Behind the Mirror | Baie Saint-Paul | 2003

Robert Bernier | Revue Parcours

Painting is a unique form of expression; it is not always an easy feat for art amateurs to grasp the true importance of the medium and the weight of its direction and essence. It is in this intricacy that the duality and the complicity between spirit and matter make up a forum of manifestations where both complementary and opposing forces are at play. 

In short, painting is a form of expression which is fantastic because of the rich and diverse concepts that an artist can bring to his explorations, enquiries that are driven by the materials that compose and feed creative potential. In fact, if painting has sought a way to evolve, to not fade into oblivion, it is because painting has adapted and changed with the emergence of new technologies, while maintaining the astuteness to keep tradition alive. Hence an artist who, with time, patience, and perseverance manages to establish his own style and to conceive a particular artistic language, will see that the manner in which he expresses himself is greatly dependant on the medium he uses. This type of « multi-linguism" is not only normal, it is sound: it demonstrates that the artist knows how to excavate all the resources and exploit all the possibilities that another medium, technique, or matter can offer.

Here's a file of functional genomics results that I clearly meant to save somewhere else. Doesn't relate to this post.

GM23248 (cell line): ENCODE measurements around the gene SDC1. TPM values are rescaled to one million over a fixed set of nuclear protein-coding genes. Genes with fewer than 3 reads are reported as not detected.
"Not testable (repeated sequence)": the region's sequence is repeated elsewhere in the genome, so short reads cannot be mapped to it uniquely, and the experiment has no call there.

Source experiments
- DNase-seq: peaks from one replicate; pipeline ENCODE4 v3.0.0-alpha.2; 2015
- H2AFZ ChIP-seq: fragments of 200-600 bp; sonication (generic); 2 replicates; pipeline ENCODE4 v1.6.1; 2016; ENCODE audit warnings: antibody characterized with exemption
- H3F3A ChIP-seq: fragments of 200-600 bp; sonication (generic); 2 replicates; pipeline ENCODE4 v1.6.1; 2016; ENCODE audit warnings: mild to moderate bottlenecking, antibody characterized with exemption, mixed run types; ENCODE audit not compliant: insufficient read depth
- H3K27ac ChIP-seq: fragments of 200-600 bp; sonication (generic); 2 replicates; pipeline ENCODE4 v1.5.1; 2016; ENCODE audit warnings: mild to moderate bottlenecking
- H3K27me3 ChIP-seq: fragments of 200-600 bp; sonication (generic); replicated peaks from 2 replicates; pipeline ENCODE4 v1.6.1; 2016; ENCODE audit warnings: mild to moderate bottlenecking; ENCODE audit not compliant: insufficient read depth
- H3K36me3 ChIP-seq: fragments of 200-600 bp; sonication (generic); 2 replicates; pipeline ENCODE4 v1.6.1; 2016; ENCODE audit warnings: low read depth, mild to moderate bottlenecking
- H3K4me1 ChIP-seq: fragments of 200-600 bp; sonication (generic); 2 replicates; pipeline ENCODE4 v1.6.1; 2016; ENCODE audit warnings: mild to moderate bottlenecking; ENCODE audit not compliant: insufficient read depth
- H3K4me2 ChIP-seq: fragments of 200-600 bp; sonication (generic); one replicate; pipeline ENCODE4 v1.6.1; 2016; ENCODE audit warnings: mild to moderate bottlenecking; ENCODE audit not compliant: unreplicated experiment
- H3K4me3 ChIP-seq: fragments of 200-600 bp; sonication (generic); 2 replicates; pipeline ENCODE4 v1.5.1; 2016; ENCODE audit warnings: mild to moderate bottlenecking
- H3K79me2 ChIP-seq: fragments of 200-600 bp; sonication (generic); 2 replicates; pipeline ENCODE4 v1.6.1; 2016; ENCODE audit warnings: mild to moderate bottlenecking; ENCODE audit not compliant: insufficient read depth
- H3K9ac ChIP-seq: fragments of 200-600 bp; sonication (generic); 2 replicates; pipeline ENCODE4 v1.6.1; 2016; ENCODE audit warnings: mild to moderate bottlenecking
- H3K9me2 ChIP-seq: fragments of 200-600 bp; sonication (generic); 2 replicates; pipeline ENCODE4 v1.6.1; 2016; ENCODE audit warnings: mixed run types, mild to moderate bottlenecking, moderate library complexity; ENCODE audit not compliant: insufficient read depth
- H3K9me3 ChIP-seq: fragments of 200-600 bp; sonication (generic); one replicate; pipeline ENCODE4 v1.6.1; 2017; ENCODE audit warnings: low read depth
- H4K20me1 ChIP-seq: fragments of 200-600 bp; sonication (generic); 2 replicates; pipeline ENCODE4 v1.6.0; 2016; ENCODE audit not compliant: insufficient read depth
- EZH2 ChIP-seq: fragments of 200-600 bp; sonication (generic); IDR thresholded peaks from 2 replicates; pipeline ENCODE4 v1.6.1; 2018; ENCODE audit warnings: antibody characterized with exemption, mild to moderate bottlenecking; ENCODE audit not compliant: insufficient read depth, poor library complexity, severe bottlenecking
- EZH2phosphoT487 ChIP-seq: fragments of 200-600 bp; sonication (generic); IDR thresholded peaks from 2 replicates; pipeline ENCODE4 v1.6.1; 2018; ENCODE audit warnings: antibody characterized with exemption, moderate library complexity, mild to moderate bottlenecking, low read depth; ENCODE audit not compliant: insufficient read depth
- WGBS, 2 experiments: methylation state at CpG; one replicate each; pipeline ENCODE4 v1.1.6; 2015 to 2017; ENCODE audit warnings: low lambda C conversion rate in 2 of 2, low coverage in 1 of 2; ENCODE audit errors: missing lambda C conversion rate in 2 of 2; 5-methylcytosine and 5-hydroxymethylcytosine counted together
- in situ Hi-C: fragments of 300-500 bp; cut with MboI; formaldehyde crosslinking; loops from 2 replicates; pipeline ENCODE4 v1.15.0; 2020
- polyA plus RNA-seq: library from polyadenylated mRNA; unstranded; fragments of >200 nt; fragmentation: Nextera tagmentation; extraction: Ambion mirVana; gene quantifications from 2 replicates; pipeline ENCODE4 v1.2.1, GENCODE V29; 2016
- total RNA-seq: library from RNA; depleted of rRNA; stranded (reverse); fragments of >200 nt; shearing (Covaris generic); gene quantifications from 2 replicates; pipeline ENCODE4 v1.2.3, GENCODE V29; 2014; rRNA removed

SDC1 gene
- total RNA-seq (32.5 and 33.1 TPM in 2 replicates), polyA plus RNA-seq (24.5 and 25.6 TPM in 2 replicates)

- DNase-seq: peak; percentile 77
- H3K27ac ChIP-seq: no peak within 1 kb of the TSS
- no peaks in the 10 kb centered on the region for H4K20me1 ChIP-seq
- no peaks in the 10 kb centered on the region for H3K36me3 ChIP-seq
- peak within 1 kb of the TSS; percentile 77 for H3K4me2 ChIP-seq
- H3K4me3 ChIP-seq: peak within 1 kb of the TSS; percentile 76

This phenomenon is particularly flagrant in the lacquers created by painter Rene Lemay. This great traveler, this devotee to the mysteries and cultures of Asia, has, through his excursions in the Orient, mastered this ancestral technique. Here too, the passage of time has left its mark, offering this legendary medium new possibilities. In his own way, Rene Lemay contributes to the longevity of this technique by offering innovation and novelty. For more than a year, Lemay has been working on a series of lacquers which will be exhibited for the first time in May 2003 at the Galerie l'Harmattan in Baie St-Paul. The works to be shown, without being miniatures, are of an average size, a choice which is practically imposed by this medium. Lemay reveals himself in this series of works by adopting a palette that differs from the colours in his paintings. Even though there is continuity in his subject matter, the overall effect is totally different. The colours, limpid and rich, are articulated by a vast array of subtle tones, which are at once discrete and present. Even his stroke is different, characterized by fluidity and movement.

In sum, we can infer that this new series will be significant for its ingenuity and its finesse. There is no doubt that these lacquers will take on a primordial importance in the creative expression of this innovative artist.